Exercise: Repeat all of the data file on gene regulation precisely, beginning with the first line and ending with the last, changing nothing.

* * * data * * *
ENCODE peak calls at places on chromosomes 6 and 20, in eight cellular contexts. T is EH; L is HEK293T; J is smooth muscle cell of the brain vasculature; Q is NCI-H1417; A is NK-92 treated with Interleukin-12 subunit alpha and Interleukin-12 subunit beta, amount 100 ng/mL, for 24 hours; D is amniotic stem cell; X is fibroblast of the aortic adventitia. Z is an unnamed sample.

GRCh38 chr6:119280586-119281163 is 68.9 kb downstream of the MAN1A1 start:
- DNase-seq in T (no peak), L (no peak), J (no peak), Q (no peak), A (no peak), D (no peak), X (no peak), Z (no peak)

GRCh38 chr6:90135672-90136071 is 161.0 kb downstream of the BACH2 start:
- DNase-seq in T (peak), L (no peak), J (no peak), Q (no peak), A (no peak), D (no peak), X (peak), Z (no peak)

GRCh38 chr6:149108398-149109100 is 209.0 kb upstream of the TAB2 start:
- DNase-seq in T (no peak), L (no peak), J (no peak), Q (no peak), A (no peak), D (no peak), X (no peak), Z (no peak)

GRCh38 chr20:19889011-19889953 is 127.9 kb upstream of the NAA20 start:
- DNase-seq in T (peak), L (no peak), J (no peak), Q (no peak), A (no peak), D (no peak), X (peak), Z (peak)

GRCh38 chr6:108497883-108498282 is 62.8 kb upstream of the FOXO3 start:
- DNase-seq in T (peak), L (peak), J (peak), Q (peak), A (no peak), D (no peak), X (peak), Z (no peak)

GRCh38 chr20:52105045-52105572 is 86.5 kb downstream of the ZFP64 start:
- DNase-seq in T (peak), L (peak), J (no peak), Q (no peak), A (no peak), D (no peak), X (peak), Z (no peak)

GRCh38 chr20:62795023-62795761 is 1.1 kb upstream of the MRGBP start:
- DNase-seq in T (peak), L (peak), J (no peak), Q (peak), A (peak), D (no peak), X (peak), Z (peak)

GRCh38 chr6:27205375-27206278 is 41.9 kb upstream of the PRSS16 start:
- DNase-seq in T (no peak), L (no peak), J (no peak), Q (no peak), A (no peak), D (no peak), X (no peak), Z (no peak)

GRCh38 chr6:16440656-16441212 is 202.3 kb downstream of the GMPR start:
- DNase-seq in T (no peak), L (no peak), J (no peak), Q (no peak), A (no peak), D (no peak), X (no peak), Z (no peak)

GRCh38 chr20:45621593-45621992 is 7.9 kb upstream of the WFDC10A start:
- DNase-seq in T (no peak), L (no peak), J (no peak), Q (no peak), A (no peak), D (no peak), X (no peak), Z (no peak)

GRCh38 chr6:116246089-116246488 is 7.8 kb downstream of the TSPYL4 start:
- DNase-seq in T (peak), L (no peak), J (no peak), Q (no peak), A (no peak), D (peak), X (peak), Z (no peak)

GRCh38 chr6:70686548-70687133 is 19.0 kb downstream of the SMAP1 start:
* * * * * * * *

ENCODE peak calls at places on chromosomes 6 and 20, in eight cellular contexts. T is EH; L is HEK293T; J is smooth muscle cell of the brain vasculature; Q is NCI-H1417; A is NK-92 treated with Interleukin-12 subunit alpha and Interleukin-12 subunit beta, amount 100 ng/mL, for 24 hours; D is amniotic stem cell; X is fibroblast of the aortic adventitia. Z is an unnamed sample.

GRCh38 chr6:119280586-119281163 is 68.9 kb downstream of the MAN1A1 start:
- DNase-seq in T (no peak), L (no peak), J (no peak), Q (no peak), A (no peak), D (no peak), X (no peak), Z (no peak)

GRCh38 chr6:90135672-90136071 is 161.0 kb downstream of the BACH2 start:
- DNase-seq in T (peak), L (no peak), J (no peak), Q (no peak), A (no peak), D (no peak), X (peak), Z (no peak)

GRCh38 chr6:149108398-149109100 is 209.0 kb upstream of the TAB2 start:
- DNase-seq in T (no peak), L (no peak), J (no peak), Q (no peak), A (no peak), D (no peak), X (no peak), Z (no peak)

GRCh38 chr20:19889011-19889953 is 127.9 kb upstream of the NAA20 start:
- DNase-seq in T (peak), L (no peak), J (no peak), Q (no peak), A (no peak), D (no peak), X (peak), Z (peak)

GRCh38 chr6:108497883-108498282 is 62.8 kb upstream of the FOXO3 start:
- DNase-seq in T (peak), L (peak), J (peak), Q (peak), A (no peak), D (no peak), X (peak), Z (no peak)

GRCh38 chr20:52105045-52105572 is 86.5 kb downstream of the ZFP64 start:
- DNase-seq in T (peak), L (peak), J (no peak), Q (no peak), A (no peak), D (no peak), X (peak), Z (no peak)

GRCh38 chr20:62795023-62795761 is 1.1 kb upstream of the MRGBP start:
- DNase-seq in T (peak), L (peak), J (no peak), Q (peak), A (peak), D (no peak), X (peak), Z (peak)

GRCh38 chr6:27205375-27206278 is 41.9 kb upstream of the PRSS16 start:
- DNase-seq in T (no peak), L (no peak), J (no peak), Q (no peak), A (no peak), D (no peak), X (no peak), Z (no peak)

GRCh38 chr6:16440656-16441212 is 202.3 kb downstream of the GMPR start:
- DNase-seq in T (no peak), L (no peak), J (no peak), Q (no peak), A (no peak), D (no peak), X (no peak), Z (no peak)

GRCh38 chr20:45621593-45621992 is 7.9 kb upstream of the WFDC10A start:
- DNase-seq in T (no peak), L (no peak), J (no peak), Q (no peak), A (no peak), D (no peak), X (no peak), Z (no peak)

GRCh38 chr6:116246089-116246488 is 7.8 kb downstream of the TSPYL4 start:
- DNase-seq in T (peak), L (no peak), J (no peak), Q (no peak), A (no peak), D (peak), X (peak), Z (no peak)

GRCh38 chr6:70686548-70687133 is 19.0 kb downstream of the SMAP1 start: